Ali-Karamali may overstate the case somewhat, but her book is significant in a time of continued misconceptions about Islam.

Pub Date: May 12, 2020

ISBN: 978-0-8070-3800-0

Page Count: 240

Publisher: Beacon

Review Posted Online: Jan. 16, 2020

Kirkus Reviews Issue: Feb. 15, 2020

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However charily one should apply the word, a beautiful book, an unconditionally involving memoir for our time or any time.


Maya Angelou is a natural writer with an inordinate sense of life and she has written an exceptional autobiographical narrative which retrieves her first sixteen years from "the general darkness just beyond the great blinkers of childhood."

Her story is told in scenes, ineluctably moving scenes, from the time when she and her brother were sent by her fancy living parents to Stamps, Arkansas, and a grandmother who had the local Store. Displaced they were and "If growing up is painful for the Southern Black girl, being aware of her displacement is the rust on the razor that threatens the throat." But alternating with all the pain and terror (her rape at the age of eight when in St. Louis With her mother) and humiliation (a brief spell in the kitchen of a white woman who refused to remember her name) and fear (of a lynching—and the time they buried afflicted Uncle Willie under a blanket of vegetables) as well as all the unanswered and unanswerable questions, there are affirmative memories and moments: her charming brother Bailey; her own "unshakable God"; a revival meeting in a tent; her 8th grade graduation; and at the end, when she's sixteen, the birth of a baby. Times When as she says "It seemed that the peace of a day's ending was an assurance that the covenant God made with children, Negroes and the crippled was still in effect."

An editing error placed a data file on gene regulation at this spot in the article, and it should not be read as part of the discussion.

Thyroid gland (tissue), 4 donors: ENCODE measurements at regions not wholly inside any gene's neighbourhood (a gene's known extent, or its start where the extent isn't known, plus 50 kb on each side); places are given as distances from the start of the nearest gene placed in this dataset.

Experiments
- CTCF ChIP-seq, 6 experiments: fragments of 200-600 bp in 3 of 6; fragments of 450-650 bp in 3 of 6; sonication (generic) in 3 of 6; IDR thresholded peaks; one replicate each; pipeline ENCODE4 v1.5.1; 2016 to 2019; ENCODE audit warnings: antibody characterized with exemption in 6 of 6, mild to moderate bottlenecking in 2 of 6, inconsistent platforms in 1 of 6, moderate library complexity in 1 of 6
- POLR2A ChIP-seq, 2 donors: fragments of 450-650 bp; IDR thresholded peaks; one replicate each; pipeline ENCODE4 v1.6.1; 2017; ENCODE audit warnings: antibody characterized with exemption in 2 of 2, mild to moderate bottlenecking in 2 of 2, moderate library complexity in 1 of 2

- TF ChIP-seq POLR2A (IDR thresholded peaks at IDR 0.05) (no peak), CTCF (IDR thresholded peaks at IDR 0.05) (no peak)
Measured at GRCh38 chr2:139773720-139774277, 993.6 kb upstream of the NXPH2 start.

However charily one should apply the word, a beautiful book, an unconditionally involving memoir for our time or any time.

Pub Date: Feb. 1, 1969

ISBN: 0375507892

Page Count: 235

Publisher: Random House

Review Posted Online: May 14, 2012